December 14, 2011

New Elemental Cookbook Guides Efficient Thermoelectric Combinations

A materials genome repository developed by Duke University engineers will allow scientists to stop using trail-and-error methods for combining different elements to create the most efficient alloys for a promising method of producing electricity.

These thermoelectric materials produce electricity by taking advantage of temperature differences and are currently being used in such applications as deep space satellites to campsite coolers. In the past, scientists have not had a rational basis for combining different elements to produce these energy-producing materials.

The project developed by the Duke engineers covers thousands of compounds, and provides detailed “recipes” for creating most efficient combinations for a particular purpose, much like hardware stores mix different colors to achieve the desired result. The database is free and open to all (aflowlib.org).

“We have calculated the thermoelectric properties of more than 2,500 compounds and have calculated all their energy potentials in order to come up with the best candidates for combining them in the most efficient ways,” said Stefano Curtarolo, associate professor of mechanical engineering and materials sciences and physics at Duke’s Pratt School of Engineering. “Scientists will now have a more rational basis when they decide which elements to combine for their thermoelectric devices.”

Physical Review X - Assessing the Thermoelectric Properties of Sintered Compounds via High-Throughput Ab-Initio Calculations




A thermoelectric device takes advantage of temperature differences on opposite sides of a material – the greater the temperature difference, the greater energy potential. Different material combinations may be a more efficient method of turning these temperature differences into power, according to Shidong Wang, a post-doctoral fellow in Curtarolo’s lab and first author of the paper.

Thermoelectric materials can be created by combining powdered forms of different elements under high temperatures – a process known as sintering. Not only does the new program provide the recipes, but it does so for the extremely small versions of the particular elements, known as nanoparticles. Because of their miniscule size and higher surface areas, nanoparticles have properties unlike their bulk counterparts.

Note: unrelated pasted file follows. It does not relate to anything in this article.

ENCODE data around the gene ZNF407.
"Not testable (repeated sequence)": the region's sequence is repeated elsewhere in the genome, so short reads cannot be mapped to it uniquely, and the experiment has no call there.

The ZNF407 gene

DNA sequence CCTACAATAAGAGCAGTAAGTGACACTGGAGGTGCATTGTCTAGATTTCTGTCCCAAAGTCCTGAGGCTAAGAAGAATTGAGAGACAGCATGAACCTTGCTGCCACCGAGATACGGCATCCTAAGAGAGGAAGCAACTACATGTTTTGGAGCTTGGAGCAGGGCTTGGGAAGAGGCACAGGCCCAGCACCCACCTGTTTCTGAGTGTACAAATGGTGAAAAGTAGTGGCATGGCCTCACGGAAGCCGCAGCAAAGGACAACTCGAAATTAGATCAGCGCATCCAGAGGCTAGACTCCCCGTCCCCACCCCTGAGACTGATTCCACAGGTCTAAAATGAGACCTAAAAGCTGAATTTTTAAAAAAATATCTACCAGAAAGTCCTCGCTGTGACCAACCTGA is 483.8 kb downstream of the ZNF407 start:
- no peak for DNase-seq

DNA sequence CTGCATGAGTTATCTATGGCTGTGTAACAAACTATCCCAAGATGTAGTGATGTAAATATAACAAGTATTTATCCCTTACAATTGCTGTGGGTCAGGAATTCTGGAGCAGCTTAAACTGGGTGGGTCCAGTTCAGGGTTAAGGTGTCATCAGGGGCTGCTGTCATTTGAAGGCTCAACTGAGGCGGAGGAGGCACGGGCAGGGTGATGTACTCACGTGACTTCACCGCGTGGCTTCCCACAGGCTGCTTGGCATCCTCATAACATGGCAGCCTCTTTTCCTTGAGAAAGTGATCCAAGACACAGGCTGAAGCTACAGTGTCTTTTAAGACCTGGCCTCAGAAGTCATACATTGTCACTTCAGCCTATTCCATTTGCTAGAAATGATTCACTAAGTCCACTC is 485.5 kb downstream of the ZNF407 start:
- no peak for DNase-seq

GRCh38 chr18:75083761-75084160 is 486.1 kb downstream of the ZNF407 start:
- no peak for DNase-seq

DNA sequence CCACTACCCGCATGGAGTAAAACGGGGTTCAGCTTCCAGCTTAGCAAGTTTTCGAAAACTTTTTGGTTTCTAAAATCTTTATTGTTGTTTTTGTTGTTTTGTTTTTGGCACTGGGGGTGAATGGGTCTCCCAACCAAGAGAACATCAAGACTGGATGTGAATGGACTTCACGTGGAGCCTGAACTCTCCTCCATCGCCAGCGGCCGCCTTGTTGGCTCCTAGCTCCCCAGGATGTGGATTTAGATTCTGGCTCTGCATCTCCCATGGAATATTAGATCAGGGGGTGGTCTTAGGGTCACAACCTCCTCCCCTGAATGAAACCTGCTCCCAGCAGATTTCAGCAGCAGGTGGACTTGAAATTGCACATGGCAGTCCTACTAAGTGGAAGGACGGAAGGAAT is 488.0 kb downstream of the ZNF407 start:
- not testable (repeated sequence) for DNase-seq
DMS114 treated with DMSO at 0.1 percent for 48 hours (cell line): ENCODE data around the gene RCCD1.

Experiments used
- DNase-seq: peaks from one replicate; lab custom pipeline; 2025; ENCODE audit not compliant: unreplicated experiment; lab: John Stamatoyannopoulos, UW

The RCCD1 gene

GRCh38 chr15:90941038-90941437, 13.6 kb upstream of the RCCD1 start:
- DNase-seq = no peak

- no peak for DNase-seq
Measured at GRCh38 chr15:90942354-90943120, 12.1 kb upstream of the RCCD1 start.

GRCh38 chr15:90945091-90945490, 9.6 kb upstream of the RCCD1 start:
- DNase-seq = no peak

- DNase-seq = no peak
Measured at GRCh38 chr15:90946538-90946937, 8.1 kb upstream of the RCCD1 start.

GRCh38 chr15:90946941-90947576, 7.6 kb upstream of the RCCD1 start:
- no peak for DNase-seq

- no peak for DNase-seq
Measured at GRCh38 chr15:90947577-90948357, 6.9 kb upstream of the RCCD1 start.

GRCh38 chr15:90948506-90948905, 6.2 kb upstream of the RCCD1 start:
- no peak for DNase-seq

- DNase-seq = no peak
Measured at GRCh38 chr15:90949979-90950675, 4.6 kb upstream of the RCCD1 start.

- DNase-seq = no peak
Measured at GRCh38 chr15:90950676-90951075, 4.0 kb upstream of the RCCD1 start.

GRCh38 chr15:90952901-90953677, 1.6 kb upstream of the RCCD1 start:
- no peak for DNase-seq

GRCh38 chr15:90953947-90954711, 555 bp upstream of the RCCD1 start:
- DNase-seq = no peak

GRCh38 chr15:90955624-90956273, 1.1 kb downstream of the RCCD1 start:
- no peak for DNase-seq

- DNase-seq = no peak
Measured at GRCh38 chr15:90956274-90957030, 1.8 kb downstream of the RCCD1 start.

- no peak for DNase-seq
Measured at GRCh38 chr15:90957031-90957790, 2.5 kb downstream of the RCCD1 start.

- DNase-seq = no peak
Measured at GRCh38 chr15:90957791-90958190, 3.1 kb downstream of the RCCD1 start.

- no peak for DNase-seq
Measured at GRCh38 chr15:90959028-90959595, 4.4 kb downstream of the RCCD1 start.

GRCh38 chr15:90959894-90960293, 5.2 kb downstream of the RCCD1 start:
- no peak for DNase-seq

“Having this repository could change the way we produce thermoelectric materials,” Wang said. “With the current trial-and-error method, we may not be obtaining the most efficient combinations of materials. Now we have a theoretical background, or set of rules, for many of the combinations we now have. The approach can be used to tackle many other clean energy related problems.”

Several thousand compounds from the Inorganic Crystal Structure Database have been considered as nanograined, sintered-powder thermoelectrics with the high-throughput ab-initio AFLOW framework. Regression analysis unveils that the power factor is positively correlated with both the electronic band gap and the carrier effective mass, and that the probability of having large thermoelectric power factors increases with the increasing number of atoms per primitive cell. Avenues for further investigation are revealed by this work. These avenues include the role of experimental and theoretical databases in the development of novel materials.

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